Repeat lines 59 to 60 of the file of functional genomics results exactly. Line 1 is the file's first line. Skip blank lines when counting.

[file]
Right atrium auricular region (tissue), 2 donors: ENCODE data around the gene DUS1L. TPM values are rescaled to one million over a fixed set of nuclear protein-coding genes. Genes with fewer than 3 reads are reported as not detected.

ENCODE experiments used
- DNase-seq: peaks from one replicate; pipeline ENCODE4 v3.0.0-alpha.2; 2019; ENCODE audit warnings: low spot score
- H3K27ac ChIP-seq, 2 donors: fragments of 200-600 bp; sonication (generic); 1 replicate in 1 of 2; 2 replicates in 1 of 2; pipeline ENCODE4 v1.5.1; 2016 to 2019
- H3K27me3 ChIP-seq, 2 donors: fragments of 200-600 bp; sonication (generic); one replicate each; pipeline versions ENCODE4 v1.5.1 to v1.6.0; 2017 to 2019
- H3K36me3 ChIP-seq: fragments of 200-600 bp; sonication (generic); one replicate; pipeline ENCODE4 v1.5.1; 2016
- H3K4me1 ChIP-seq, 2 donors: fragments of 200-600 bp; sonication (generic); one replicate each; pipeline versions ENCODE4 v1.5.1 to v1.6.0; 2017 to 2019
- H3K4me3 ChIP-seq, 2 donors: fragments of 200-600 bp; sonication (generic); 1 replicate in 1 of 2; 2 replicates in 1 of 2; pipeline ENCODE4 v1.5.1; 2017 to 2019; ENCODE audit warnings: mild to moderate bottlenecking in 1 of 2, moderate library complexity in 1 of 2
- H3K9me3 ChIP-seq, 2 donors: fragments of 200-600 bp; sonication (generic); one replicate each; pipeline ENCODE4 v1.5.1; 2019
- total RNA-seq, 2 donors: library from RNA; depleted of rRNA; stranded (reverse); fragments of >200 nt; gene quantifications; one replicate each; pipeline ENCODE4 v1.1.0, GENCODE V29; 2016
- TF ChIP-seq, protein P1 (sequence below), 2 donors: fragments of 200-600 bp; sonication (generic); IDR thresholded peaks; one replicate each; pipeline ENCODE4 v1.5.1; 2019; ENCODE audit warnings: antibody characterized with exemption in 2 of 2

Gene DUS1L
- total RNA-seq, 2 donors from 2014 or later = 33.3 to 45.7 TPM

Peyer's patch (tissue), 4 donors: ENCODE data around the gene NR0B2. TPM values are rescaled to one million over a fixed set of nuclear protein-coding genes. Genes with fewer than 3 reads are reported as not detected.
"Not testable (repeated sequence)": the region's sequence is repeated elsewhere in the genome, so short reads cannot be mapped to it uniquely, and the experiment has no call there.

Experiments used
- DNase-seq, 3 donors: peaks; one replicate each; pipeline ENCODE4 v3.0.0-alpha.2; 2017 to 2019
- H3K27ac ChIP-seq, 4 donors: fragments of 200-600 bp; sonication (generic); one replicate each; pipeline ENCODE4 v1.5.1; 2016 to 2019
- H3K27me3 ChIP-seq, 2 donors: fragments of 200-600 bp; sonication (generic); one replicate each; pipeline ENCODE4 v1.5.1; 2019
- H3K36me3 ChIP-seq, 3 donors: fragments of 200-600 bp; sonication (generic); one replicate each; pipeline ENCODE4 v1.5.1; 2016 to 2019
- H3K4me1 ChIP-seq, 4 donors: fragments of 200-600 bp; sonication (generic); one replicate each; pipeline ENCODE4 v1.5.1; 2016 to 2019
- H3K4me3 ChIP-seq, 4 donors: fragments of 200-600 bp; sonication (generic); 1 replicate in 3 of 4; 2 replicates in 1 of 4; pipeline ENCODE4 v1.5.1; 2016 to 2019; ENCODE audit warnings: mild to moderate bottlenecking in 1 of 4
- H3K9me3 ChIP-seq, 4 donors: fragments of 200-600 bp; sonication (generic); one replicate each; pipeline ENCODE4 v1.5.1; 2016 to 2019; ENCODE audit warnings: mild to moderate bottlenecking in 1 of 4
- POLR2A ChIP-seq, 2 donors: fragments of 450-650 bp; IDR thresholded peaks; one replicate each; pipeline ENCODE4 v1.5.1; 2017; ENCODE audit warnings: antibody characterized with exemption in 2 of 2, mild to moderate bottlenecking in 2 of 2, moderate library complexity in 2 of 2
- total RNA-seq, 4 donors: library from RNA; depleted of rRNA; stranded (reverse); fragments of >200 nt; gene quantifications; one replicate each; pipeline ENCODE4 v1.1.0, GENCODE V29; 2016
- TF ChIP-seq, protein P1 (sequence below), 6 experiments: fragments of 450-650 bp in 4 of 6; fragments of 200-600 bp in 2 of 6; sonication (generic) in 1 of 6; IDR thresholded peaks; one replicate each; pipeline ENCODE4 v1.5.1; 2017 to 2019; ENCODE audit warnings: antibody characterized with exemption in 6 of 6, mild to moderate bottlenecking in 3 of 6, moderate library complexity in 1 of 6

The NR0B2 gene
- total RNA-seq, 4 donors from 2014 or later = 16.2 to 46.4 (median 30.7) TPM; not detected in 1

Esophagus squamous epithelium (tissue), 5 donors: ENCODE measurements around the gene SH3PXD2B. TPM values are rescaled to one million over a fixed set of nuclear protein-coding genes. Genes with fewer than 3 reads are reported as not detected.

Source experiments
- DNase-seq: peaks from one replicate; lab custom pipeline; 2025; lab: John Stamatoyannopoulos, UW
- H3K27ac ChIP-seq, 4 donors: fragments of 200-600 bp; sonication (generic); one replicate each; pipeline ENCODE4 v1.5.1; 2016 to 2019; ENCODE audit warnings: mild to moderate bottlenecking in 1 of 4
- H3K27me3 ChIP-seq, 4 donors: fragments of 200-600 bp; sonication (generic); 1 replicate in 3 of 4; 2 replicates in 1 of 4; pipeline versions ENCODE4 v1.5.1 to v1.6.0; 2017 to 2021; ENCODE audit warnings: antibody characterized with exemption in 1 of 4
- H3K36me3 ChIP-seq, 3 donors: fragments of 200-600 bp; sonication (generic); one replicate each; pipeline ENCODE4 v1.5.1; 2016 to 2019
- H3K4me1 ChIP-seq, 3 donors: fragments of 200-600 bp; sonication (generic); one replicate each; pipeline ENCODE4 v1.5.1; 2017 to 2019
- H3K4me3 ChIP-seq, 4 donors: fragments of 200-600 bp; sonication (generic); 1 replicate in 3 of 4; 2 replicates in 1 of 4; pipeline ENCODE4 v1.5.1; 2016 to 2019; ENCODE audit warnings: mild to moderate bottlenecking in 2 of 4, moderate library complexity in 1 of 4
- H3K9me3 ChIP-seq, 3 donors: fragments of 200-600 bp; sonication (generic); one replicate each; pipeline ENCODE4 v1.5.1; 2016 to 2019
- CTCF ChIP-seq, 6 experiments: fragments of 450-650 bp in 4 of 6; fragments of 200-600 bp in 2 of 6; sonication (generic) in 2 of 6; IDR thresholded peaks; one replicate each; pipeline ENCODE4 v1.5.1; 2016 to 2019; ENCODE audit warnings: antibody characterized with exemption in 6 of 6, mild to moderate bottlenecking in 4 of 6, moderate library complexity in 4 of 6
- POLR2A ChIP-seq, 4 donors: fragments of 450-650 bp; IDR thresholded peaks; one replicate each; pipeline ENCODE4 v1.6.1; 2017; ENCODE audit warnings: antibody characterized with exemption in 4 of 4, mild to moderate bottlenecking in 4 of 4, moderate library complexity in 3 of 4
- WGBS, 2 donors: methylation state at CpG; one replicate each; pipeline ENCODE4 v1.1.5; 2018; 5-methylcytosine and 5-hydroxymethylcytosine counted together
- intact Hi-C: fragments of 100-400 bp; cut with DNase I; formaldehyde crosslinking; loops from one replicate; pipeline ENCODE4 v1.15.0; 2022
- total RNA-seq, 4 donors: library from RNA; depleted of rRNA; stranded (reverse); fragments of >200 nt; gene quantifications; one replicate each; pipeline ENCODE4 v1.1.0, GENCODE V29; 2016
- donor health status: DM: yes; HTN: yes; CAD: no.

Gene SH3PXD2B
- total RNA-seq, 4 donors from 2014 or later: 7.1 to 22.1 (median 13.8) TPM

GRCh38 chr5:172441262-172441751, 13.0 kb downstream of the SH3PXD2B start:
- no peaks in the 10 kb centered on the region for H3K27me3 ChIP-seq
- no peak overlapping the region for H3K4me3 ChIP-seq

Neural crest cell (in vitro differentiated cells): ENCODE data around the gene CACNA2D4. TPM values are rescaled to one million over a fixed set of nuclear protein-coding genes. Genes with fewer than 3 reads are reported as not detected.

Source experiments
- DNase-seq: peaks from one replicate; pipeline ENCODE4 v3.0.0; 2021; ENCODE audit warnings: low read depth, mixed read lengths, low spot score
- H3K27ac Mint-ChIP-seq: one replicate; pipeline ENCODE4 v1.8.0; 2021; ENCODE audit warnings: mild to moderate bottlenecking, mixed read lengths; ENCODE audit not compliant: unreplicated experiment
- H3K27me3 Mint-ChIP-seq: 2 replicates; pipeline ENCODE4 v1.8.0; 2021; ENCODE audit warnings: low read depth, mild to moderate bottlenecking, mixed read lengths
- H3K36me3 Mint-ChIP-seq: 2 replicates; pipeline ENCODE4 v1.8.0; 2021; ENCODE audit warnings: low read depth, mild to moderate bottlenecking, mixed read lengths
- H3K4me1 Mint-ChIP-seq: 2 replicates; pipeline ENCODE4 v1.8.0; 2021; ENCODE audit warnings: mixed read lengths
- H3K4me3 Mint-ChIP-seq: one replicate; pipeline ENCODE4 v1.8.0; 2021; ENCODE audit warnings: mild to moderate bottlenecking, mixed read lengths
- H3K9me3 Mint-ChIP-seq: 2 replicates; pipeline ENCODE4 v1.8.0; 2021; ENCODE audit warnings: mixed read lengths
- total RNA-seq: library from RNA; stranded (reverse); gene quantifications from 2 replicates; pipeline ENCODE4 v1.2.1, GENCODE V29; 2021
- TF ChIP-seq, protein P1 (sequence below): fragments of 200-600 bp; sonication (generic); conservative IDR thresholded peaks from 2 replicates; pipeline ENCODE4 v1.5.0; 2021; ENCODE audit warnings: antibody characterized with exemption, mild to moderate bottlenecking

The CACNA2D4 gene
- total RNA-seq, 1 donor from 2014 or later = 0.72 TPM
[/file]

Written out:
- TF ChIP-seq, protein P1 (sequence below): fragments of 200-600 bp; sonication (generic); conservative IDR thresholded peaks from 2 replicates; pipeline ENCODE4 v1.5.0; 2021; ENCODE audit warnings: antibody characterized with exemption, mild to moderate bottlenecking

The CACNA2D4 gene